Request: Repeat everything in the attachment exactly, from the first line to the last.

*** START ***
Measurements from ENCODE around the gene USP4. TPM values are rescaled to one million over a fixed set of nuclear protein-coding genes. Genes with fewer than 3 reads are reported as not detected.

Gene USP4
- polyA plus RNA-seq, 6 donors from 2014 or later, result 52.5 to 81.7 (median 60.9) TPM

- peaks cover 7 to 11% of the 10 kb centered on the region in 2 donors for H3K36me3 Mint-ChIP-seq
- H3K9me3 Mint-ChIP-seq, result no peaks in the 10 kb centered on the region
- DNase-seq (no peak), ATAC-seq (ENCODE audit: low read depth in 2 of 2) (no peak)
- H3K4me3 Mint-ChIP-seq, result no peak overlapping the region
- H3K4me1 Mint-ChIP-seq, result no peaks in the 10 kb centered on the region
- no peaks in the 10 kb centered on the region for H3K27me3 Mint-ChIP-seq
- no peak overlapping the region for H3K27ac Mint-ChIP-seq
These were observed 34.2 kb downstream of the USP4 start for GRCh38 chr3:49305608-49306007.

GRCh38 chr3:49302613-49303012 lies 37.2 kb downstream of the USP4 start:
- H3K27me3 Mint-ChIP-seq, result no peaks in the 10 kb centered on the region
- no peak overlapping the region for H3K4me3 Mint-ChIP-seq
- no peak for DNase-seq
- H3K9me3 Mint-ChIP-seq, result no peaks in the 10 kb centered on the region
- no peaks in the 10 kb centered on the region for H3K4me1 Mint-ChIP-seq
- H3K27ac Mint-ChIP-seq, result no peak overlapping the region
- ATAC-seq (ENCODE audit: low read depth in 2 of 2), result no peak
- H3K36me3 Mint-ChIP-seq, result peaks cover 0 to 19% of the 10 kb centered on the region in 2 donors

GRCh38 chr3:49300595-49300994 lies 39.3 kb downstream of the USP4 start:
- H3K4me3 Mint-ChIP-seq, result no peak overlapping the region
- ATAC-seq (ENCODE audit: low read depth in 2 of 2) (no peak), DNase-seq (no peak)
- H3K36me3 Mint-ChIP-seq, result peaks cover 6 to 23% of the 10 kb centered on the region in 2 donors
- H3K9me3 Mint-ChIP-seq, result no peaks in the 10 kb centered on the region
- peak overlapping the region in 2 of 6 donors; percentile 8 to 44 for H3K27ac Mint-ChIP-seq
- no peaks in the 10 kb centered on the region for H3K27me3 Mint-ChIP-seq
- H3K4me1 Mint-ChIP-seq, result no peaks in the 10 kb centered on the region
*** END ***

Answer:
Measurements from ENCODE around the gene USP4. TPM values are rescaled to one million over a fixed set of nuclear protein-coding genes. Genes with fewer than 3 reads are reported as not detected.

Gene USP4
- polyA plus RNA-seq, 6 donors from 2014 or later, result 52.5 to 81.7 (median 60.9) TPM

- peaks cover 7 to 11% of the 10 kb centered on the region in 2 donors for H3K36me3 Mint-ChIP-seq
- H3K9me3 Mint-ChIP-seq, result no peaks in the 10 kb centered on the region
- DNase-seq (no peak), ATAC-seq (ENCODE audit: low read depth in 2 of 2) (no peak)
- H3K4me3 Mint-ChIP-seq, result no peak overlapping the region
- H3K4me1 Mint-ChIP-seq, result no peaks in the 10 kb centered on the region
- no peaks in the 10 kb centered on the region for H3K27me3 Mint-ChIP-seq
- no peak overlapping the region for H3K27ac Mint-ChIP-seq
These were observed 34.2 kb downstream of the USP4 start for GRCh38 chr3:49305608-49306007.

GRCh38 chr3:49302613-49303012 lies 37.2 kb downstream of the USP4 start:
- H3K27me3 Mint-ChIP-seq, result no peaks in the 10 kb centered on the region
- no peak overlapping the region for H3K4me3 Mint-ChIP-seq
- no peak for DNase-seq
- H3K9me3 Mint-ChIP-seq, result no peaks in the 10 kb centered on the region
- no peaks in the 10 kb centered on the region for H3K4me1 Mint-ChIP-seq
- H3K27ac Mint-ChIP-seq, result no peak overlapping the region
- ATAC-seq (ENCODE audit: low read depth in 2 of 2), result no peak
- H3K36me3 Mint-ChIP-seq, result peaks cover 0 to 19% of the 10 kb centered on the region in 2 donors

GRCh38 chr3:49300595-49300994 lies 39.3 kb downstream of the USP4 start:
- H3K4me3 Mint-ChIP-seq, result no peak overlapping the region
- ATAC-seq (ENCODE audit: low read depth in 2 of 2) (no peak), DNase-seq (no peak)
- H3K36me3 Mint-ChIP-seq, result peaks cover 6 to 23% of the 10 kb centered on the region in 2 donors
- H3K9me3 Mint-ChIP-seq, result no peaks in the 10 kb centered on the region
- peak overlapping the region in 2 of 6 donors; percentile 8 to 44 for H3K27ac Mint-ChIP-seq
- no peaks in the 10 kb centered on the region for H3K27me3 Mint-ChIP-seq
- H3K4me1 Mint-ChIP-seq, result no peaks in the 10 kb centered on the region